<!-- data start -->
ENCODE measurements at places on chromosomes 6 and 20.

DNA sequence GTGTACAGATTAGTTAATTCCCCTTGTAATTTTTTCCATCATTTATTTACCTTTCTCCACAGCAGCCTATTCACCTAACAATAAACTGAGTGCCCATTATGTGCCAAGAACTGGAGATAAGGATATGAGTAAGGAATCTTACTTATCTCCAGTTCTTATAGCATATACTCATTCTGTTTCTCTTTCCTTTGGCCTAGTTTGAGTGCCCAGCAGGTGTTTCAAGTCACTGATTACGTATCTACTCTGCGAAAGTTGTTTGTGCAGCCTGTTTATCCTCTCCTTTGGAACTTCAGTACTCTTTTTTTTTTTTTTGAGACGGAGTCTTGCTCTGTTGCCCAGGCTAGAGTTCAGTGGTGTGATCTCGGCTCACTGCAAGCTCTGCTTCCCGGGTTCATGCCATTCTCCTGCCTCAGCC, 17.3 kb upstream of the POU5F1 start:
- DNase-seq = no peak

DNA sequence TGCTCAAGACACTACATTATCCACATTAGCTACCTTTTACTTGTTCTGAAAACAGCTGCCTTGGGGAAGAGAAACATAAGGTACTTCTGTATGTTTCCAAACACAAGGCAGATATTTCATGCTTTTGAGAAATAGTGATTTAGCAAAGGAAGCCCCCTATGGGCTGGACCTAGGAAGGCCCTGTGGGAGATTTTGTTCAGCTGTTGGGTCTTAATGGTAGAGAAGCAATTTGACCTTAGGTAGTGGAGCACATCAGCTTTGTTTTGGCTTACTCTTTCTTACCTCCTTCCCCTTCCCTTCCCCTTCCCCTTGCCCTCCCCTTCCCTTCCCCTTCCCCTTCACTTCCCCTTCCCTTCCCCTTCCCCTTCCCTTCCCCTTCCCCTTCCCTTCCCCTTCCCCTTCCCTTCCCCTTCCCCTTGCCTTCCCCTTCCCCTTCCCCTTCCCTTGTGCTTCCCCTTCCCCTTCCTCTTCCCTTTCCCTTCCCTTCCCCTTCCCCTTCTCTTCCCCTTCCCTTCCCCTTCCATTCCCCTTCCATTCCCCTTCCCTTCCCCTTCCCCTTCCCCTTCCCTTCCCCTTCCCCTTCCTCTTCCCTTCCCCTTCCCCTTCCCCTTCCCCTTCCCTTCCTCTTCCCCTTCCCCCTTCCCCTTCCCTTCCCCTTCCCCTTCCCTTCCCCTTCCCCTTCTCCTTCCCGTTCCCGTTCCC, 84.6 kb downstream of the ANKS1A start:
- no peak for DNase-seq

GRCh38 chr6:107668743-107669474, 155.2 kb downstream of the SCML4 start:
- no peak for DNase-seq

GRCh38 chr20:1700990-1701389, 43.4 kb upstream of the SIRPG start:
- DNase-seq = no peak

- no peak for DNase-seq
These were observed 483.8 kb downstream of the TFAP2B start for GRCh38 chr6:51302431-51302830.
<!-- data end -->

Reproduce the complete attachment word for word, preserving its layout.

ENCODE measurements at places on chromosomes 6 and 20.

DNA sequence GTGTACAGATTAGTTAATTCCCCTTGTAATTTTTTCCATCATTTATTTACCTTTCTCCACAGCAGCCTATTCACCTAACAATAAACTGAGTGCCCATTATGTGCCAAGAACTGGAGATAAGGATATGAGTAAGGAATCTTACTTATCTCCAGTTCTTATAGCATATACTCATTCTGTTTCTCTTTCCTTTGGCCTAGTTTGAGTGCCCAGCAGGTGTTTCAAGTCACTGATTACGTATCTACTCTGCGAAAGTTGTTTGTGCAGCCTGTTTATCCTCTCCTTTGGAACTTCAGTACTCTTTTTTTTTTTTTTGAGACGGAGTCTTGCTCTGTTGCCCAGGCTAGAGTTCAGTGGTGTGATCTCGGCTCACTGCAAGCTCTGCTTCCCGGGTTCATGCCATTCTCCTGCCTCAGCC, 17.3 kb upstream of the POU5F1 start:
- DNase-seq = no peak

DNA sequence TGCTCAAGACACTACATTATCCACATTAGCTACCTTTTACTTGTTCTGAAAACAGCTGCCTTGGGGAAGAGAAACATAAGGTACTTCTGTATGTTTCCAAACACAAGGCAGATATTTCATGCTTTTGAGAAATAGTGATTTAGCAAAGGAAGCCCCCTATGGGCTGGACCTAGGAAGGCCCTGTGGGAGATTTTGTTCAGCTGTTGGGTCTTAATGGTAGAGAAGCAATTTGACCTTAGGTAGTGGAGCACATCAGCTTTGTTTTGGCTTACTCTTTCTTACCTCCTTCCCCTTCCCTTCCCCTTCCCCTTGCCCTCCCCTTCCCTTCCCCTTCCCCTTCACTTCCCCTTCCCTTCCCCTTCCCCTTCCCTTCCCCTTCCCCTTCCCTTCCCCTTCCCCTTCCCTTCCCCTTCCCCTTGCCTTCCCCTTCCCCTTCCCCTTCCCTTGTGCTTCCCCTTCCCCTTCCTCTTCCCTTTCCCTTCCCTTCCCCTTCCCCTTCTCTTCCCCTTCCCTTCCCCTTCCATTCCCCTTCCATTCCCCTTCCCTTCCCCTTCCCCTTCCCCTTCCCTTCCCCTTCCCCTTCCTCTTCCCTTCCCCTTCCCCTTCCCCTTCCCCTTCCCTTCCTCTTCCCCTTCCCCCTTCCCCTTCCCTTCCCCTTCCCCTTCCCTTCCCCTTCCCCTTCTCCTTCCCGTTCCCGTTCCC, 84.6 kb downstream of the ANKS1A start:
- no peak for DNase-seq

GRCh38 chr6:107668743-107669474, 155.2 kb downstream of the SCML4 start:
- no peak for DNase-seq

GRCh38 chr20:1700990-1701389, 43.4 kb upstream of the SIRPG start:
- DNase-seq = no peak

- no peak for DNase-seq
These were observed 483.8 kb downstream of the TFAP2B start for GRCh38 chr6:51302431-51302830.